time to time, particularly for aerial culls of pigs, horses and goats, where
positive benefits have been proven. I don't doubt there are people like
Wesley out there who actually care whether they kill a rabbit or a Kangaroo,
but there are a lot more out there who don't, and how on earth are Parks
staff meant to know the difference? And that is without getting into issues
of whether lead shot is used, potential noise impacts on natives, damage to
sensitive habitats from numbers of people moving through and so on.
Anyway, hope this hasn't been too boring for people. It's only a very
brief, mostly layman treatment of the subject (I am definitely no expert on
feral control), but hopefully people have a better idea of the options now.
ps. please do check out the DPI link on Myrtle Rust (
http://www.dpi.qld.gov.au/4790_19791.htm), it is a truly frightening plant
disease making its way into QLD right now.
On Thu, Apr 14, 2011 at 7:01 PM, Graeme Gallienne <>wrote:
> Hi Chris,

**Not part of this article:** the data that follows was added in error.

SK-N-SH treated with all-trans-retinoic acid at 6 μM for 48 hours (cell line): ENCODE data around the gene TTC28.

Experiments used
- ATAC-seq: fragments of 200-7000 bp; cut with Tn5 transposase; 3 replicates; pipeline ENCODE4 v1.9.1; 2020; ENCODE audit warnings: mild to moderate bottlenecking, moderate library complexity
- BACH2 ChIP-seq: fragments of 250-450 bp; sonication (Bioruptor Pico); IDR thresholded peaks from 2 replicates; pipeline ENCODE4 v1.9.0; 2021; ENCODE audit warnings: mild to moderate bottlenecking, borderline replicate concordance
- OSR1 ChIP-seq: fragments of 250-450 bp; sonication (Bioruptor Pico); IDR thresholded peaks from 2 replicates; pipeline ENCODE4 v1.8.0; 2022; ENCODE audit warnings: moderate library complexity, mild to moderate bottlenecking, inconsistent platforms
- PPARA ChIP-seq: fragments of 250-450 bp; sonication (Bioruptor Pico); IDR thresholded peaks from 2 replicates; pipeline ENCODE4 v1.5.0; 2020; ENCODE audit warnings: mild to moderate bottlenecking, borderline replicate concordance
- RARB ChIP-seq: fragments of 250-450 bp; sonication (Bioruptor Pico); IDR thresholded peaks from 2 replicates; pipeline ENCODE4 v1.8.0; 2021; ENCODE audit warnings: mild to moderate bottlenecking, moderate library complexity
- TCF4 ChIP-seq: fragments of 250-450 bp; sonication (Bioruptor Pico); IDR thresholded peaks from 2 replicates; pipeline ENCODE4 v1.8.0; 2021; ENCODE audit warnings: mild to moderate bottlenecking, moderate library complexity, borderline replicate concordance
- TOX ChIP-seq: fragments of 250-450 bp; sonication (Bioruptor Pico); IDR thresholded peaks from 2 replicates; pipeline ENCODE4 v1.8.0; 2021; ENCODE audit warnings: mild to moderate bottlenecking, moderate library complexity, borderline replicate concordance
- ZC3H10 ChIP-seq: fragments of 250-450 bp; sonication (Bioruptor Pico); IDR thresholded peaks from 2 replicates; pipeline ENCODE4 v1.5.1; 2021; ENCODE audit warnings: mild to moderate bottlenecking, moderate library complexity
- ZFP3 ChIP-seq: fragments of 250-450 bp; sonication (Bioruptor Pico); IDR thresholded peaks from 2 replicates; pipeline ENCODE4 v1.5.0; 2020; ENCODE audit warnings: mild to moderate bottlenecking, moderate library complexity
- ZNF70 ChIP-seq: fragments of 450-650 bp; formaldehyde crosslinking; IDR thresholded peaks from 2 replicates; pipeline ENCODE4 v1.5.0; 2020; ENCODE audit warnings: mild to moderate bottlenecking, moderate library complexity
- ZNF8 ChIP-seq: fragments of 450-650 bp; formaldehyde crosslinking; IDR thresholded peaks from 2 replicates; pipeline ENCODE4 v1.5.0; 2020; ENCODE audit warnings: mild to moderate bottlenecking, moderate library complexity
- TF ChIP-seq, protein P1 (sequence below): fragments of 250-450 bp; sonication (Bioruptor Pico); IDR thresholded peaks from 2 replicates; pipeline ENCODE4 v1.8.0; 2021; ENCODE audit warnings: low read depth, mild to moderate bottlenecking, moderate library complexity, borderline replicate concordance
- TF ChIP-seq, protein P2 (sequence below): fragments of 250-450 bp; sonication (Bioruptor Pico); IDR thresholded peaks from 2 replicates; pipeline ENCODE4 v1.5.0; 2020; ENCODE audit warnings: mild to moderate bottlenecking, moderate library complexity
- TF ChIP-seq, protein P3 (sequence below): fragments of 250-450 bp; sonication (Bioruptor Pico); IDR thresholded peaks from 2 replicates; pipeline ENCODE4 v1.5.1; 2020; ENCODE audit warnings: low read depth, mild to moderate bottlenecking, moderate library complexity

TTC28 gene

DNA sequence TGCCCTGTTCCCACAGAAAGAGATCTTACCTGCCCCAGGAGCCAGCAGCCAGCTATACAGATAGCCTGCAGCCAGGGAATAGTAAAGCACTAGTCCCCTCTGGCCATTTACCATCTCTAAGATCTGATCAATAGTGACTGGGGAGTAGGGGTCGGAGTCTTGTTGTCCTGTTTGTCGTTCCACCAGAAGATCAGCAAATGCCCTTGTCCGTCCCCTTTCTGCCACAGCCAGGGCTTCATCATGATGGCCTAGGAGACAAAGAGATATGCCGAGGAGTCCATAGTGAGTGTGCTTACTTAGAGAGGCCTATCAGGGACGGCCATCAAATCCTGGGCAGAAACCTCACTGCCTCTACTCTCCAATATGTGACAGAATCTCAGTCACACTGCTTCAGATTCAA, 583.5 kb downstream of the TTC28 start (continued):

> I totally agree with Point A in your email - we definitely don't need any
> new animals introduced to our country and I'm not supporting that, nor am I
> supporting the Shooters Party, I'm merely trying to get birders to see a
> different side of the story.
> In relation to Point B, I think you missed my point where I said shooting
> in National Parks, if ever allowed by any Government, would need to be
> strictly controlled and the only shooters permitted should be specially
> licensed. I expect NPWS would have stringent rules and these would be
> overseen by NPWS staff. I'm not in favour of just any shooter having
> access, it would have to be a contractor, paid per carcass produced and who
> undertook a rigid examination of his ability to 1. Identify his target and
> 2. Hold his trigger finger and nerve until the target has been identified -
> something akin to a police sharp-shooter or army sniper. It wouldn't be
> their hobby/sport, it would be their income. There are shooters out there
> that are that good - international competition grade and Olympic grade. I
> don't believe feral animals can ever be eradicated either but they can be
> reduced and that would give native wildlife a fighting chance. We once had
> a feral dog baiting program run by QPWS and Gold Coast City Council in our
> area - it didn't work - the feral dog numbers didn't change and I later on